No deity in the world could have made two men more divergent in character and approach to life than my two grandfathers: Joe "Sam" Moore and Elgie Briscoe Tapp.
I have waxed philosophical before about the beliefs of Grandpa Tapp. Growing up in Nashville at the turn of the 20th century as a child of mixed race, he smartly recognized and silently endured racism as an inherent part of society. Among the stories of blatant racial discrimination he told me as an adolescent, he docilely got off the sidewalk when he passed a white man and never directly looked him in the eyes.
He was among those in the 1920s who migrated to Chicago, where it was believed employment opportunities for black men could be readily found. He spent the next 30 years in the Windy City, and prospered by using his wits, a dependable manufacturing job at making railroad cars, and excelling at the lucrative but illegal production of bathtub gin during the Prohibition Era.
He was eventually able to buy apartment properties and afford to sport natty all-white "Panama" or colorful "Zoot" suits. With a fifth-grade education, he at that point didn't have to worry anymore how repugnant such outfits might be to white folks. But, his success never tempered his evolved belief that men of any color should always carry themselves with a class and dignity no amount of money could buy.
In contrast, for fire and passion in life, there was nobody like Joe. I didn't meet him until my mother remarried after my biological father's death when I was two. Unlike my light-skinned and green-eyed Grandpa Tapp, Grandpa Joe's skin was coal black. He had dark, fiery eyes that when they locked in on you seemed to penetrate your very soul. He was a Missouri farmer who'd never been to any city. He was the undisputed and outspoken patriarch of 13 children. He was the same age as Grandpa Tapp, but he was harder, tougher, and possessed a sense of defiance that exuded from every pore of his being. He had never feared white men. He worked hard. He played hard. The only "suit" he ever knew was playing cards when he held court during combative games of bid whist with his adult children, or on rare occasions, when grandchildren like me were told to babysit hands until a player came back from the bathroom. Take it from me: Hearing him voicing his disdain for you at the table was to be avoided at all cost.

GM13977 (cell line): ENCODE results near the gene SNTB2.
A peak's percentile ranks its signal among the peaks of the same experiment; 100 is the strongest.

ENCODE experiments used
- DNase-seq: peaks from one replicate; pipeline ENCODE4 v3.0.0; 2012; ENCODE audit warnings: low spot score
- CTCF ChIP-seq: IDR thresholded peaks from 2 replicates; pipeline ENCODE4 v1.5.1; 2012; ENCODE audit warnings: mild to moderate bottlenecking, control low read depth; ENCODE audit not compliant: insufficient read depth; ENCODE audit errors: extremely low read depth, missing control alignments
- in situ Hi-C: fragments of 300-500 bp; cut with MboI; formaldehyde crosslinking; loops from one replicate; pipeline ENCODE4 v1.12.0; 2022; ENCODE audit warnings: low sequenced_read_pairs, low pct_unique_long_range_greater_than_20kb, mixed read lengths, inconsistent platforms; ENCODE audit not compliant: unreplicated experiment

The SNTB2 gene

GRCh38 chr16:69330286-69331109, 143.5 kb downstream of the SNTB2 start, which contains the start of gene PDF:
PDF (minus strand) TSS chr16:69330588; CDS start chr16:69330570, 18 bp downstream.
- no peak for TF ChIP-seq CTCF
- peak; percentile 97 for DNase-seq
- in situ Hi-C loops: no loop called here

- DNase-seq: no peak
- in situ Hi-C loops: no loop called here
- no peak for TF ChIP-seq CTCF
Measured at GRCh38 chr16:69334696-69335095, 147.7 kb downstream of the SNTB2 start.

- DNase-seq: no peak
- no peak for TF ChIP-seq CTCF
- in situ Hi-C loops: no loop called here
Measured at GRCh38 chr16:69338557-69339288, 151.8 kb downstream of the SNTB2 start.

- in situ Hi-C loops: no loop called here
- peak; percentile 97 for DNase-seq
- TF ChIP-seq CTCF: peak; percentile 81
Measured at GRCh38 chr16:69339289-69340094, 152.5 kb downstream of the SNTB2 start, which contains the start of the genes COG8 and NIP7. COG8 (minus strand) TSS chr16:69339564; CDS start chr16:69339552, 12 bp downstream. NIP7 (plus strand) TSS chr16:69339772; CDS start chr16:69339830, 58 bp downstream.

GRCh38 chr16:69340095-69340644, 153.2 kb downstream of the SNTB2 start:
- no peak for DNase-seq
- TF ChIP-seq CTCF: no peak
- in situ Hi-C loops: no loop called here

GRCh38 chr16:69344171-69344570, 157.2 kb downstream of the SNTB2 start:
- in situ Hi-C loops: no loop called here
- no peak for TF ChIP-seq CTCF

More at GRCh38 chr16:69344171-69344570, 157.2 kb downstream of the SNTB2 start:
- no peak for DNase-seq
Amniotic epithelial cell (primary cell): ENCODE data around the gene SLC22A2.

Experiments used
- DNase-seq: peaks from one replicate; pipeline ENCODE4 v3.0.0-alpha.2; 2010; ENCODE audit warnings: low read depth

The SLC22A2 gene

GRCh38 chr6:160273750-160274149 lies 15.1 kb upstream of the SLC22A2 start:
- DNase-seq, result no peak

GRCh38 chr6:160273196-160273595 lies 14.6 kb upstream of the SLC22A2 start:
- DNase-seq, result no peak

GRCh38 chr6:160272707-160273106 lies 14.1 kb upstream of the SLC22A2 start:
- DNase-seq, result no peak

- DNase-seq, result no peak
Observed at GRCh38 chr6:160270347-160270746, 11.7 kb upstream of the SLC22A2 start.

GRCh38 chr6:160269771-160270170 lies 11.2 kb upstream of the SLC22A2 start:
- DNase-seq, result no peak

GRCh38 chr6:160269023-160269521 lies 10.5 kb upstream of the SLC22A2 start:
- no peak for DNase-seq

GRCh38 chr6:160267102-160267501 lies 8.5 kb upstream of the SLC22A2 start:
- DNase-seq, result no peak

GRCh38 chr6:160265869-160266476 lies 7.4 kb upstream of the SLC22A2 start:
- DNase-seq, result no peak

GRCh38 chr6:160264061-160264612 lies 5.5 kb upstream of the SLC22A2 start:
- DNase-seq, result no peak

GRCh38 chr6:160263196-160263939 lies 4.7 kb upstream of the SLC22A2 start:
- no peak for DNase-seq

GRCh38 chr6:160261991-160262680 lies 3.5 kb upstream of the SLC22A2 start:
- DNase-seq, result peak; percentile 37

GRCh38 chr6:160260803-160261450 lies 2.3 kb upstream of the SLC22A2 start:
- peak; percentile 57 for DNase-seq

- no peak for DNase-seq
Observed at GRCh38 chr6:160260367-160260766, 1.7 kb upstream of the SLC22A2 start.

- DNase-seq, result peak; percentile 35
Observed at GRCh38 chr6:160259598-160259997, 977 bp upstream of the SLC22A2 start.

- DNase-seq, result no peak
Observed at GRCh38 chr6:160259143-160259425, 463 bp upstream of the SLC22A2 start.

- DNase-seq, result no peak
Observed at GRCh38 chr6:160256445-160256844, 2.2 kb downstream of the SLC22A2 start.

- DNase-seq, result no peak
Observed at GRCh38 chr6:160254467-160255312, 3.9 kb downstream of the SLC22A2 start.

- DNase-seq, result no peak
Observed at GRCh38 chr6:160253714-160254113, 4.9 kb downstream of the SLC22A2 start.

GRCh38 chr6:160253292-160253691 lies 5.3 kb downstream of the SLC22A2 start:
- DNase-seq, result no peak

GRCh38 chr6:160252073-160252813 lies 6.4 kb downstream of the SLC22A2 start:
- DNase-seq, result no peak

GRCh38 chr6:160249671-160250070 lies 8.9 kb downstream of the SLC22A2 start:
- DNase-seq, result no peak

We approached their first-ever meeting with all the anticipation that heavyweight championship fights used to draw. Joe was expected to throw nothing but verbal haymakers. Grandpa Tapp was expected to duck and counter. Surely, there would be nothing these two men could ever agree on. Especially when the opening salvo from Joe included the phrase "Uncle Tom" in direct reference to Grandpa Tapp. Absorbing the shot, Grandpa Tapp immediately scurried to take the high ground by asking if Joe knew anything about the civil rights movement and a man named Martin Luther King Jr. Grandpa Joe sniffed, "He ain't no farmer I've ever heard of." As the only grandchild who opted to sit in on this summit, I knew this wasn't going very well. But, when all seemed lost, it was Grandpa Joe, of all people, who found a common ground for discussion. He asked, "So Tapp, what are you planting this year? Wheat or corn?" Grandpa Tapp said, "What would you suggest?" Suddenly avenues of conversation were open.
There is common ground for all of us. There always has been. From whatever our backgrounds are, there have forever been platforms of unadulterated free thought and an exchange of ideas that remain untapped because of our own prejudices, self-interests, and political posturing. It's led to our abject failure to listen to one another. Nobody wants those who have loyally served for years in Memphis public safety to feel betrayed. But, taxpayers in this city shouldn't be financially burdened by the neglect of past city administrations. We have a problem in this city that's no different than any other urban location in America. It's communication. Be willing to give full consideration to the ideas and opinions of others without prejudice. Find a compromise.
Plant wheat or plant corn? Both have the potential for growth.